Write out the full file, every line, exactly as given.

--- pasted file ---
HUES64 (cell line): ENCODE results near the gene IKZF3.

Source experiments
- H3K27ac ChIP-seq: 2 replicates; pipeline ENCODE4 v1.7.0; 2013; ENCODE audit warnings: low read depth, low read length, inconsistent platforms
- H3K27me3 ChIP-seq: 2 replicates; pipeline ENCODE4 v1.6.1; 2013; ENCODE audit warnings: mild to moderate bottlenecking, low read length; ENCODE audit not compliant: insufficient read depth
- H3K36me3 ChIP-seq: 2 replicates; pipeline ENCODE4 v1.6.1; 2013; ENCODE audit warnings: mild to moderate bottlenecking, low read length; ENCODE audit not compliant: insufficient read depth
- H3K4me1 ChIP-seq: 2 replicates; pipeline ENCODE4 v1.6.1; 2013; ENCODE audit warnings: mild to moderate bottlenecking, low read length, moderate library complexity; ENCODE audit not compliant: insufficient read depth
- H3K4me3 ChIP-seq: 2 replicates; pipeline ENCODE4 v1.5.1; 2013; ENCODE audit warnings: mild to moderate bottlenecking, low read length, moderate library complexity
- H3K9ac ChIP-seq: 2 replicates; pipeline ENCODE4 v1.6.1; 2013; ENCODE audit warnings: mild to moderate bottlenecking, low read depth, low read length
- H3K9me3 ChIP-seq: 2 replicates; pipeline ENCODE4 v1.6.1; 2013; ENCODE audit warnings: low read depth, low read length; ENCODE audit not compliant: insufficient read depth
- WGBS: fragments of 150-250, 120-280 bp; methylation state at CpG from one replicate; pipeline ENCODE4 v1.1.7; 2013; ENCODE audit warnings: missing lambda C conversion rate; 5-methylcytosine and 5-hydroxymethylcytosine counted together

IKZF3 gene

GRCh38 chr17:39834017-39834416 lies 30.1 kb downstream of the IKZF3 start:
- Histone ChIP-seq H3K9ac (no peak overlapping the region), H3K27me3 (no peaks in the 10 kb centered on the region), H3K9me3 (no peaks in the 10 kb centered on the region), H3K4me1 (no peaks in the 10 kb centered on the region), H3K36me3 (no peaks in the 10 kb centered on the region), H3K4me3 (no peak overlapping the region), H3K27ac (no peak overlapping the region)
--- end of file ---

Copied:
HUES64 (cell line): ENCODE results near the gene IKZF3.

Source experiments
- H3K27ac ChIP-seq: 2 replicates; pipeline ENCODE4 v1.7.0; 2013; ENCODE audit warnings: low read depth, low read length, inconsistent platforms
- H3K27me3 ChIP-seq: 2 replicates; pipeline ENCODE4 v1.6.1; 2013; ENCODE audit warnings: mild to moderate bottlenecking, low read length; ENCODE audit not compliant: insufficient read depth
- H3K36me3 ChIP-seq: 2 replicates; pipeline ENCODE4 v1.6.1; 2013; ENCODE audit warnings: mild to moderate bottlenecking, low read length; ENCODE audit not compliant: insufficient read depth
- H3K4me1 ChIP-seq: 2 replicates; pipeline ENCODE4 v1.6.1; 2013; ENCODE audit warnings: mild to moderate bottlenecking, low read length, moderate library complexity; ENCODE audit not compliant: insufficient read depth
- H3K4me3 ChIP-seq: 2 replicates; pipeline ENCODE4 v1.5.1; 2013; ENCODE audit warnings: mild to moderate bottlenecking, low read length, moderate library complexity
- H3K9ac ChIP-seq: 2 replicates; pipeline ENCODE4 v1.6.1; 2013; ENCODE audit warnings: mild to moderate bottlenecking, low read depth, low read length
- H3K9me3 ChIP-seq: 2 replicates; pipeline ENCODE4 v1.6.1; 2013; ENCODE audit warnings: low read depth, low read length; ENCODE audit not compliant: insufficient read depth
- WGBS: fragments of 150-250, 120-280 bp; methylation state at CpG from one replicate; pipeline ENCODE4 v1.1.7; 2013; ENCODE audit warnings: missing lambda C conversion rate; 5-methylcytosine and 5-hydroxymethylcytosine counted together

IKZF3 gene

GRCh38 chr17:39834017-39834416 lies 30.1 kb downstream of the IKZF3 start:
- Histone ChIP-seq H3K9ac (no peak overlapping the region), H3K27me3 (no peaks in the 10 kb centered on the region), H3K9me3 (no peaks in the 10 kb centered on the region), H3K4me1 (no peaks in the 10 kb centered on the region), H3K36me3 (no peaks in the 10 kb centered on the region), H3K4me3 (no peak overlapping the region), H3K27ac (no peak overlapping the region)